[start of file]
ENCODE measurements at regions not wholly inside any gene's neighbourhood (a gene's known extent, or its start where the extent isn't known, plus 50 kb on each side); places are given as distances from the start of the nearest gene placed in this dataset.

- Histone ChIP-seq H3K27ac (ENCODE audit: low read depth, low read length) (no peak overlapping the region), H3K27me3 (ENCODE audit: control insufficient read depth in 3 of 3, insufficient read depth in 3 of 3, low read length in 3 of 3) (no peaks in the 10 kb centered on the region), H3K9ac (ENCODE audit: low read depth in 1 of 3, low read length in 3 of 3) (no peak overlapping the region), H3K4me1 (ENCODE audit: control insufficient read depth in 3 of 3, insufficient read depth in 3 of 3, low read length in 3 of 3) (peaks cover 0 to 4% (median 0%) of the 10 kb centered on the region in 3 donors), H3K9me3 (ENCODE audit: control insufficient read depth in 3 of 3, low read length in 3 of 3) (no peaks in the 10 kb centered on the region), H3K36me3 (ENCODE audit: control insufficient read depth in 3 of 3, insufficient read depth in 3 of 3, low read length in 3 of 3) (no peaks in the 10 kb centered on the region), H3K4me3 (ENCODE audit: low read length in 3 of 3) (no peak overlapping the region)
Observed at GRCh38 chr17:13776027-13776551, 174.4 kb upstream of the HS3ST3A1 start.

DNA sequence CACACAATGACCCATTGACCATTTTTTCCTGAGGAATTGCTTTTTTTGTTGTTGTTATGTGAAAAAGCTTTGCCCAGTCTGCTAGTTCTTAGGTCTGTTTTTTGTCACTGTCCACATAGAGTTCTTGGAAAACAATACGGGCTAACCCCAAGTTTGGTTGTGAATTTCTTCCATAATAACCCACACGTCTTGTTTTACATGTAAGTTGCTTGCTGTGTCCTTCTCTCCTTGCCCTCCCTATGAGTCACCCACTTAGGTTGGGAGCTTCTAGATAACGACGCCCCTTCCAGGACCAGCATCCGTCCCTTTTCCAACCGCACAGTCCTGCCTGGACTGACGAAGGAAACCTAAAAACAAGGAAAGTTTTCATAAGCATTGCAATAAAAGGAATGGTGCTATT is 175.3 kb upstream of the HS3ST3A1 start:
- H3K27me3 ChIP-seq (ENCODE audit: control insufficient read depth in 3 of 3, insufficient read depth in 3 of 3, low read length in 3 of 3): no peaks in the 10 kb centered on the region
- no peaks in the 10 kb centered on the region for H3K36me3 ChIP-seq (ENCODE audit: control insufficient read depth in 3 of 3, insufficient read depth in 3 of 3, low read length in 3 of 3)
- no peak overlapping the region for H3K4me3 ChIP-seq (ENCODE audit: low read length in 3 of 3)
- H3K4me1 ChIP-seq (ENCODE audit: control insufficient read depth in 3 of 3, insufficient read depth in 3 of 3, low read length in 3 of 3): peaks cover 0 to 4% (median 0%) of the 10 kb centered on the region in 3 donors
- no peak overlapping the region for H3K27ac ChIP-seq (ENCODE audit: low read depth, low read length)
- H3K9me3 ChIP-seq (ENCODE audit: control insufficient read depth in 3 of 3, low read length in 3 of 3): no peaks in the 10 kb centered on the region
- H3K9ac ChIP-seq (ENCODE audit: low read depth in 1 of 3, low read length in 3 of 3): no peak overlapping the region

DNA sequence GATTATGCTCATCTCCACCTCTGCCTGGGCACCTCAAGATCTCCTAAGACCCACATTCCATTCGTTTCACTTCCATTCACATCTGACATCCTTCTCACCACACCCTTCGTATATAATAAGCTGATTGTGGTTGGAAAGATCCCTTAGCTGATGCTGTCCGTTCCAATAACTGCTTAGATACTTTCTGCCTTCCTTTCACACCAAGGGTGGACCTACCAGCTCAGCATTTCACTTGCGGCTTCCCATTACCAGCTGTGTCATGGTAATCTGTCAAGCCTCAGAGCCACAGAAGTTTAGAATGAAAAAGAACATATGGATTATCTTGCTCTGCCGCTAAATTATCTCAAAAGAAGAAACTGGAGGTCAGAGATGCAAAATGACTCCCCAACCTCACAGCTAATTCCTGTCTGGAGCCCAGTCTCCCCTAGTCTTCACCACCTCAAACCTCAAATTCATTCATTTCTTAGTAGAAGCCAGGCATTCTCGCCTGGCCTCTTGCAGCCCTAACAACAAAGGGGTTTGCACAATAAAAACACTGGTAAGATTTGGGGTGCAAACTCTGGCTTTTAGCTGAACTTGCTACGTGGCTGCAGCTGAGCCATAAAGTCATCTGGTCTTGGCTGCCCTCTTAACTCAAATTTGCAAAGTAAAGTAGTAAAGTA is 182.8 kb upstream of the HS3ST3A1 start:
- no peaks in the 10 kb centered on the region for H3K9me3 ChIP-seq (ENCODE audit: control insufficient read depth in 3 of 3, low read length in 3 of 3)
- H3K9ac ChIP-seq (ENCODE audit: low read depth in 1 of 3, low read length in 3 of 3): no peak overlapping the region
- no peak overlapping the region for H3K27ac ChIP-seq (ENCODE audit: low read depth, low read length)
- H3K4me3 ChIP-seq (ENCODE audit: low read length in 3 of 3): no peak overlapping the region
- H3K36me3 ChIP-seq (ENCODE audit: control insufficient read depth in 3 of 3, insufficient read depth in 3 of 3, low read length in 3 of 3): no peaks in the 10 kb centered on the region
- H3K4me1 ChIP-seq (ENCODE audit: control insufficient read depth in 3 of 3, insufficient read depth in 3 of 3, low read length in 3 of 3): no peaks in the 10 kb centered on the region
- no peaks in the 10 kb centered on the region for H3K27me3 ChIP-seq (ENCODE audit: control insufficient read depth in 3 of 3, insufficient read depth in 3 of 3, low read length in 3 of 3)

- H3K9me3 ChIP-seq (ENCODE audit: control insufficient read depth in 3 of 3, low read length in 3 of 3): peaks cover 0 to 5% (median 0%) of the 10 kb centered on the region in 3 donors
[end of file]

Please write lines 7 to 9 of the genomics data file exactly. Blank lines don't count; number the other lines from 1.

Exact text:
- no peak overlapping the region for H3K4me3 ChIP-seq (ENCODE audit: low read length in 3 of 3)
- H3K4me1 ChIP-seq (ENCODE audit: control insufficient read depth in 3 of 3, insufficient read depth in 3 of 3, low read length in 3 of 3): peaks cover 0 to 4% (median 0%) of the 10 kb centered on the region in 3 donors
- no peak overlapping the region for H3K27ac ChIP-seq (ENCODE audit: low read depth, low read length)